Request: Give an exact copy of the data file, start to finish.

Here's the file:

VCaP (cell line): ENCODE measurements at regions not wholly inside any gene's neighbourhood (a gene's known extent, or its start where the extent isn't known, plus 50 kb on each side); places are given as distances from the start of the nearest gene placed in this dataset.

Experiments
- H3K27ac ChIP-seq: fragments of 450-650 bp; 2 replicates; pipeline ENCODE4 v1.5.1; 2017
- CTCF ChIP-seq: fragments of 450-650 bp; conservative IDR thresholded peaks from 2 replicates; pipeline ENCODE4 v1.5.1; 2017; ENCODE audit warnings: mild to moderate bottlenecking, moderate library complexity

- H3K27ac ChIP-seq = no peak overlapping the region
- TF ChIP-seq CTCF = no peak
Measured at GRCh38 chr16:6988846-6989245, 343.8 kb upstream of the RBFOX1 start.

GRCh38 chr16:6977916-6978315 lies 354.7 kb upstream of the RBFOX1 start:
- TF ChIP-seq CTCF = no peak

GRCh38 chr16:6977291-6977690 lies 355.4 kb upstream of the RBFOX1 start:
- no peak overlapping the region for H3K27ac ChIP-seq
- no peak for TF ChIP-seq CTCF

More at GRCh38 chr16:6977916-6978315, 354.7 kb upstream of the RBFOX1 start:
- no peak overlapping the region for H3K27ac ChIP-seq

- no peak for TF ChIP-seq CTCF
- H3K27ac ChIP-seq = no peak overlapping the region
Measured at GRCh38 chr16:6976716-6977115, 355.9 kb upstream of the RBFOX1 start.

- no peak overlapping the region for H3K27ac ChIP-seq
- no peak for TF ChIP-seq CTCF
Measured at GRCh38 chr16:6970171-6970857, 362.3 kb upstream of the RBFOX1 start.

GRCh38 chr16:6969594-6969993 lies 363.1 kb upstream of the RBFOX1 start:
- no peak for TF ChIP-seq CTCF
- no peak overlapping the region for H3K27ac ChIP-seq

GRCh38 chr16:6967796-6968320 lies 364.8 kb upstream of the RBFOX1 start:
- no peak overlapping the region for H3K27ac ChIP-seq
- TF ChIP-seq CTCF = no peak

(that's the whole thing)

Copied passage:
VCaP (cell line): ENCODE measurements at regions not wholly inside any gene's neighbourhood (a gene's known extent, or its start where the extent isn't known, plus 50 kb on each side); places are given as distances from the start of the nearest gene placed in this dataset.

Experiments
- H3K27ac ChIP-seq: fragments of 450-650 bp; 2 replicates; pipeline ENCODE4 v1.5.1; 2017
- CTCF ChIP-seq: fragments of 450-650 bp; conservative IDR thresholded peaks from 2 replicates; pipeline ENCODE4 v1.5.1; 2017; ENCODE audit warnings: mild to moderate bottlenecking, moderate library complexity

- H3K27ac ChIP-seq = no peak overlapping the region
- TF ChIP-seq CTCF = no peak
Measured at GRCh38 chr16:6988846-6989245, 343.8 kb upstream of the RBFOX1 start.

GRCh38 chr16:6977916-6978315 lies 354.7 kb upstream of the RBFOX1 start:
- TF ChIP-seq CTCF = no peak

GRCh38 chr16:6977291-6977690 lies 355.4 kb upstream of the RBFOX1 start:
- no peak overlapping the region for H3K27ac ChIP-seq
- no peak for TF ChIP-seq CTCF

More at GRCh38 chr16:6977916-6978315, 354.7 kb upstream of the RBFOX1 start:
- no peak overlapping the region for H3K27ac ChIP-seq

- no peak for TF ChIP-seq CTCF
- H3K27ac ChIP-seq = no peak overlapping the region
Measured at GRCh38 chr16:6976716-6977115, 355.9 kb upstream of the RBFOX1 start.

- no peak overlapping the region for H3K27ac ChIP-seq
- no peak for TF ChIP-seq CTCF
Measured at GRCh38 chr16:6970171-6970857, 362.3 kb upstream of the RBFOX1 start.

GRCh38 chr16:6969594-6969993 lies 363.1 kb upstream of the RBFOX1 start:
- no peak for TF ChIP-seq CTCF
- no peak overlapping the region for H3K27ac ChIP-seq

GRCh38 chr16:6967796-6968320 lies 364.8 kb upstream of the RBFOX1 start:
- no peak overlapping the region for H3K27ac ChIP-seq
- TF ChIP-seq CTCF = no peak